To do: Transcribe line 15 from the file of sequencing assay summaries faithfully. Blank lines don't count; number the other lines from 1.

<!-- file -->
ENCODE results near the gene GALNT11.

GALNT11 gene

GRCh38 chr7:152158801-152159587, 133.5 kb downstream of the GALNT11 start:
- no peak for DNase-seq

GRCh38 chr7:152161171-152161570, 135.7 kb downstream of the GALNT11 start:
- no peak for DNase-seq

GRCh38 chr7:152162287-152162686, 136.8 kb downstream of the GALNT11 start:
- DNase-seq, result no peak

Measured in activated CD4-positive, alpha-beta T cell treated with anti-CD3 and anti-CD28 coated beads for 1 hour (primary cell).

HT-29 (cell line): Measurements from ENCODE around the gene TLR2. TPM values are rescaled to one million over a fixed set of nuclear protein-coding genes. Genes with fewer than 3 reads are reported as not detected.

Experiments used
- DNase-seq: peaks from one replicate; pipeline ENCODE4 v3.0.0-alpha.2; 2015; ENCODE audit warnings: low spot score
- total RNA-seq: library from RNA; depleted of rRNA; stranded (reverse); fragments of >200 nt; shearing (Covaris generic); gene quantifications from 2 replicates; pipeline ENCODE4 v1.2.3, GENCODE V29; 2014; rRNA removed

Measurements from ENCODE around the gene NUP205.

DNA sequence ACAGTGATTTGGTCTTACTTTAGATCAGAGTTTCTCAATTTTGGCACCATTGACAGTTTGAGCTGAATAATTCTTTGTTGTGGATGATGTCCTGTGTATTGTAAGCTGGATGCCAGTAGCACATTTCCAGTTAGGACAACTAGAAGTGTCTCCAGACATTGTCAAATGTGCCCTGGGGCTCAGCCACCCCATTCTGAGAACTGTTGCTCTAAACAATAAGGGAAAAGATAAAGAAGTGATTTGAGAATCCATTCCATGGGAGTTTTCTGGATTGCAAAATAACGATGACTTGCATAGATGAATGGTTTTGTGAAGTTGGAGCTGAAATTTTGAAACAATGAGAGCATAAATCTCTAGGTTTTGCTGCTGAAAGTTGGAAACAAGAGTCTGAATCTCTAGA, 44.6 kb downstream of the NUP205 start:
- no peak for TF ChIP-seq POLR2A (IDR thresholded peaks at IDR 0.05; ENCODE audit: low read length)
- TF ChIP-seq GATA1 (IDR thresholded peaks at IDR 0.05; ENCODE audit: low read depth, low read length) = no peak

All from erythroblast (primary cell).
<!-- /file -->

DNA sequence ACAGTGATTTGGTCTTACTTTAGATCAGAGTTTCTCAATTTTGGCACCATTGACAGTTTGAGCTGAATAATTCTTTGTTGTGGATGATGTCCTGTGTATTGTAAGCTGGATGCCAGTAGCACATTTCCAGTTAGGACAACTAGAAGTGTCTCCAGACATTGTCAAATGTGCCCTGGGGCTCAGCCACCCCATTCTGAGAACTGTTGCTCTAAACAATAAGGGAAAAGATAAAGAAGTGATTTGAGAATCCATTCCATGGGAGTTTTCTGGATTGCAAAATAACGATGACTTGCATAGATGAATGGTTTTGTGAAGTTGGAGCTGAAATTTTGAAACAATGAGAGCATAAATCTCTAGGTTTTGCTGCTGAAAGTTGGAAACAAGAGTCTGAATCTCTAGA, 44.6 kb downstream of the NUP205 start: